“To advance these broader objectives, state lawmakers must make transportation policy and spending choices based on solid information about what works and what does not,” the report’s authors write. “But unless states have clear goals, performance measures and good data in place to generate the information, it is very difficult for policy makers to prioritize transportation investments effectively, target scarce resources and help foster economic growth.”

The report rates states at one of three levels (leading the way, having mixed results or trailing behind) for each of six objectives. The policy goals and state performance measurement of them break down like this:

  • Safety: All 50 states and Washington, D.C. were “leading the way” in assessing safety performance using such measures as traffic fatalities and injuries.
  • Jobs and Commerce: 16 states lead the way in assessing how well the transportation system facilitates or supports business development and employment using such measures as job creation, freight movement and estimates of economic return from policies and investments.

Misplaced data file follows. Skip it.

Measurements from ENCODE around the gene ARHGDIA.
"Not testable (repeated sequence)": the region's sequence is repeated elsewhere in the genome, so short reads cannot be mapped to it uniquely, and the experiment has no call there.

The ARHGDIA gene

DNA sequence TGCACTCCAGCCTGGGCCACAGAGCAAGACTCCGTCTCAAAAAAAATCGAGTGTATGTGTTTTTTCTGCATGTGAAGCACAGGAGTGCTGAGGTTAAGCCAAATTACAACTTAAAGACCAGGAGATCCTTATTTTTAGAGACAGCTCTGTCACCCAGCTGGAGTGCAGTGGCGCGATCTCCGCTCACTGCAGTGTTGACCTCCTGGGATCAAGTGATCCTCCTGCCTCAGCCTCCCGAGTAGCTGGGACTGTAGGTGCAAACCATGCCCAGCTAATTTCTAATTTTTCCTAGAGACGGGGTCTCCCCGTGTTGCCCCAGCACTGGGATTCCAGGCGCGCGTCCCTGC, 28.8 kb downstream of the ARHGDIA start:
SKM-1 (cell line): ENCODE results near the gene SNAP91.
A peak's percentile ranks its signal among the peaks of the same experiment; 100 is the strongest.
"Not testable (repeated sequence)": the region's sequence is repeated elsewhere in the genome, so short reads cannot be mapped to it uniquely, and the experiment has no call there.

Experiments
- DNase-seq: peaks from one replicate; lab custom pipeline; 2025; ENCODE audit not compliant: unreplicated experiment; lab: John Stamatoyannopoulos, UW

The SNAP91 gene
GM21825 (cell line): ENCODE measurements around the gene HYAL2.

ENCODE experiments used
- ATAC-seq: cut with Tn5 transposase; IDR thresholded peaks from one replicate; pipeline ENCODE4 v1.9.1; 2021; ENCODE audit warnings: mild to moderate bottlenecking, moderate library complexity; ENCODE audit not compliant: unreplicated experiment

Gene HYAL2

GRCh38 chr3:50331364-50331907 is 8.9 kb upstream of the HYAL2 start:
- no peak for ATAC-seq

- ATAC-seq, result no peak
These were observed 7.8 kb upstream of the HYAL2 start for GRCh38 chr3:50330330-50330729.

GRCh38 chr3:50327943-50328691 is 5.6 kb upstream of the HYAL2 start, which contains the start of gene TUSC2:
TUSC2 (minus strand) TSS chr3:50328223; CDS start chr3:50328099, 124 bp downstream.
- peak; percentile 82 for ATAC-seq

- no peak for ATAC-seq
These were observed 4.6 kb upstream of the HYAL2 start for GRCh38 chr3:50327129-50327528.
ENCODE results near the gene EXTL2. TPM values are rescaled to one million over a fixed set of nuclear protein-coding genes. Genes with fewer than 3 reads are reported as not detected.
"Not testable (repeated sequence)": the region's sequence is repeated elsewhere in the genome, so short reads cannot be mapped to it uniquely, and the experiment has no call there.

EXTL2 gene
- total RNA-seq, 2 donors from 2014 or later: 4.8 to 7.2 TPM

• Mobility: 28 states and Washington, D.C. lead the way in assessing the efficient movement of people between destinations using such measures as congestion levels, travel times, travel speed and volume, time lost to traffic delays and on-time transit performance.
  • Access: 25 states and D.C. lead the way in assessing the ability of the transportation system to connect people to desired goods, services, activities and destinations for both work and leisure, and to meet the transportation needs of different populations. Performance measures include availability and use of multimodal transportation options (transit, pedestrian, bike) for the general public and populations with special needs (elderly, disabled, low-income).
  • Environmental Stewardship: 16 states lead the way in assessing the effect of the transportation system on energy use and the natural environment using such performance measures as fuel usage, transportation-related emissions, climate change indicators and preservation of and impact on ecological systems.